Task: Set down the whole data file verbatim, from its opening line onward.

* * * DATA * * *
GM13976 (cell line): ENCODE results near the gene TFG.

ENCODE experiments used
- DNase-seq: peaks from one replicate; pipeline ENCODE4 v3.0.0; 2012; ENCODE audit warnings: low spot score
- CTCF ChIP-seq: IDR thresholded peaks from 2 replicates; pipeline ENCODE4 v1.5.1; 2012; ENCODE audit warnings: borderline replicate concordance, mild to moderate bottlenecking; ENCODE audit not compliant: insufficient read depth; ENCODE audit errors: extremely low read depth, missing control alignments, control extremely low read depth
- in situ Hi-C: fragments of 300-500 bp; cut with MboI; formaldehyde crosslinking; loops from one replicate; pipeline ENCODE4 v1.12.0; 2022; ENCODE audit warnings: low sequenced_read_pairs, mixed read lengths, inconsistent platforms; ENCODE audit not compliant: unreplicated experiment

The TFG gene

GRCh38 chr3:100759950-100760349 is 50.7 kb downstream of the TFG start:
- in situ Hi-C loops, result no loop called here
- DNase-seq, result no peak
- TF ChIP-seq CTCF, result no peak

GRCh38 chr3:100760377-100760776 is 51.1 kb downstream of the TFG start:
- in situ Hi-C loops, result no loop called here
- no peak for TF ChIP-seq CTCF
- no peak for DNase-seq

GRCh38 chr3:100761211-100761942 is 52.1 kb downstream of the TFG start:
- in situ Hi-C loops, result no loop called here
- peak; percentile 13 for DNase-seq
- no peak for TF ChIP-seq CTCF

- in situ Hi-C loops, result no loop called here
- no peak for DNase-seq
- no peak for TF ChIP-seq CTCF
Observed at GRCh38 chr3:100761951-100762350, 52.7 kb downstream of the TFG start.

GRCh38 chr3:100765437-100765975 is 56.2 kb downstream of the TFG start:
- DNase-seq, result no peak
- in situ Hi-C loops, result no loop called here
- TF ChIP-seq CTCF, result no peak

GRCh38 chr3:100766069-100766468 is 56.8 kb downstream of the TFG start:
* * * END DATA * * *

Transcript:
GM13976 (cell line): ENCODE results near the gene TFG.

ENCODE experiments used
- DNase-seq: peaks from one replicate; pipeline ENCODE4 v3.0.0; 2012; ENCODE audit warnings: low spot score
- CTCF ChIP-seq: IDR thresholded peaks from 2 replicates; pipeline ENCODE4 v1.5.1; 2012; ENCODE audit warnings: borderline replicate concordance, mild to moderate bottlenecking; ENCODE audit not compliant: insufficient read depth; ENCODE audit errors: extremely low read depth, missing control alignments, control extremely low read depth
- in situ Hi-C: fragments of 300-500 bp; cut with MboI; formaldehyde crosslinking; loops from one replicate; pipeline ENCODE4 v1.12.0; 2022; ENCODE audit warnings: low sequenced_read_pairs, mixed read lengths, inconsistent platforms; ENCODE audit not compliant: unreplicated experiment

The TFG gene

GRCh38 chr3:100759950-100760349 is 50.7 kb downstream of the TFG start:
- in situ Hi-C loops, result no loop called here
- DNase-seq, result no peak
- TF ChIP-seq CTCF, result no peak

GRCh38 chr3:100760377-100760776 is 51.1 kb downstream of the TFG start:
- in situ Hi-C loops, result no loop called here
- no peak for TF ChIP-seq CTCF
- no peak for DNase-seq

GRCh38 chr3:100761211-100761942 is 52.1 kb downstream of the TFG start:
- in situ Hi-C loops, result no loop called here
- peak; percentile 13 for DNase-seq
- no peak for TF ChIP-seq CTCF

- in situ Hi-C loops, result no loop called here
- no peak for DNase-seq
- no peak for TF ChIP-seq CTCF
Observed at GRCh38 chr3:100761951-100762350, 52.7 kb downstream of the TFG start.

GRCh38 chr3:100765437-100765975 is 56.2 kb downstream of the TFG start:
- DNase-seq, result no peak
- in situ Hi-C loops, result no loop called here
- TF ChIP-seq CTCF, result no peak

GRCh38 chr3:100766069-100766468 is 56.8 kb downstream of the TFG start: